All Aziraphale had ever wanted until now was books, softness, sweetness, luxury… And if Gabriel tried to take any of that away from him, Crowley was going to discorporate the bastard as many times as it took for the lesson to sink in.

“You’re no help,” Gabriel said irritatedly. “All these years and you can’t even—”

“Gabriel!” Aziraphale suddenly snapped. ”Please!”

Gabriel rolled his eyes. Crowley shot him another glare.

“Had enough of this dude yet?” Crowley asked. “You could always ditch him. Come to lunch with me instead.”

“Lunch? I—” Aziraphale’s eyes widened. “Oh, Crowley, I have too much to do. I—” His gaze darted around his store, finally landing on Gabriel. “Could we— Could we meet for dinner, my dear?”

“Errrrrr, yeah…” Crowley said hesitantly. Aziraphale was starting to flush, and Crowley did not appreciate the meaningful Look he was giving Gabriel. “Where do you want to go?”

“I was thinking your flat,” Aziraphale said, still eyeing Gabriel.

“My flat, sure,” Crowley echoed. “Wait— What? Why there?”

“I thought we might have a quiet night in,” Aziraphale said. “Everything has been so hectic lately. With Gabriel’s constant nit-picking, I haven’t had so much as a moment to contemplate my own thoughts.”

“Sick of him already, huh?” Crowley couldn’t help but grin a little spitefully. “Yeah, alright, you can come over. My fridge is getting too full, anyway.”

“Oh, thank you,” Aziraphale said, placing a hand very gently upon Crowley’s shoulder. “Eight o’clock, then?”

“Yeah,” Crowley said, but his mind was far, far away.

It wasn’t his fault, really. He had been touched by an angel in the middle of the angel’s nest (disorganized and tainted by Gabriel as it was, it was still a nest). That would have been distracting even if Crowley hadn’t been imagining this sort of thing for thousands of years longer than he’d care to admit. Never mind that it was the briefest of touches, never mind that it didn’t mean anything, never mind that Gabriel was standing right there, something deep and primal tugged at him.

“See you,” Aziraphale said, practically fleeing to his back room.

But what Crowley heard was:

See you. At home. Alone. You’d better be ready for me this time.

“Aziraphale,” Crowley choked out.

In the astral plane, his wings shuddered. Black feathers fell to the ground.

A human wouldn’t be able to see them, but of course, an angel would immediately notice.

“Hmm…” Gabriel stared contemplatively at the feathers.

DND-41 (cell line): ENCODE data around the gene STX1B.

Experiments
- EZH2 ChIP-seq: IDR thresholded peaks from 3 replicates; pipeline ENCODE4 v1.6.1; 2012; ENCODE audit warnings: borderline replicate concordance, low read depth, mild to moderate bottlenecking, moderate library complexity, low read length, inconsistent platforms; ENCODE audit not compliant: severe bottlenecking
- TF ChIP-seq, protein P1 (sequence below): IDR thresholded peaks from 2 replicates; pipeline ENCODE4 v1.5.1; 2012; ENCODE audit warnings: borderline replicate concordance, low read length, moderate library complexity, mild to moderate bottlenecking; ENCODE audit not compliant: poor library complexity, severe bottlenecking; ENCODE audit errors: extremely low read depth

Now, if Crowley were a polite demon, he might have miracled away the feathers, perhaps with a touch of embarrassment.

But Crowley was not a polite demon, so what he did was force all of his feathers into materializing right there in the middle of the bookshop.

“I’ve been here for six thousand years,” he hissed. “One wrong move and you will suffer agony unmatched even among the souls of the damned.”

With a quick miracle, a sudden wind picked up, blowing the feathers into Gabriel’s face. Every open flame was conveniently extinguished as well. All of Aziraphale’s books were okay, of course. Not a page out of place. Crowley may not have had much opportunity to practice artistry in his miracles lately, but that didn’t mean he had forgotten how to do it.

He made his way outside before Gabriel could say anything. He had a sudden itch to clean everything he owned.

If he had stayed, though, he would have seen an interesting sight. Gabriel snatched a feather from the air, suddenly grinning.

“Aziraphale!” he exclaimed. “Great news!”


Crowley tried not to fidget. His celestial energy was all out of sorts. He’d had to spend hours grooming his wings just to make sure that he wouldn’t knock any loose ones out while Aziraphale was there. That didn’t leave him much time to scrub every inch of his apartment until it shone. He hadn’t even gotten around to giving his plants the lecture he meant to, though they wouldn’t mess this up if they knew what was good for them.

Finally, Aziraphale knocked at the door. Crowley opened it quickly. Possibly too quickly to seem cool, but Aziraphale looked so relieved that Crowley couldn’t regret it.

“Aziraphale,” he said, leaning against the doorframe and gesturing inside. He could still play this cool. “Glad you could make it.”

“Crowley,” Aziraphale said, smiling. “Yes, I’m quite glad as well. It’s been far too long, my dear. Far too long. Ah…”

Aziraphale paused as he stepped inside.

“What?” Crowley asked.

“It’s… It’s very bright here, isn’t it?” Aziraphale blinked.

“Last time you said it was too dark,” Crowley said, raising his hands up. “Fixed that for you, that’s all.”

“Oh, I didn’t say it was too dark. I only said it was very dark and that was because you forgot to turn your electrical lights on,” Aziraphale said. “This is— My dear, this is so bright that I can see my face reflected in the floor.”

“Want me to turn the lights off, then?” Crowley asked. This really wasn’t going like he wanted it to.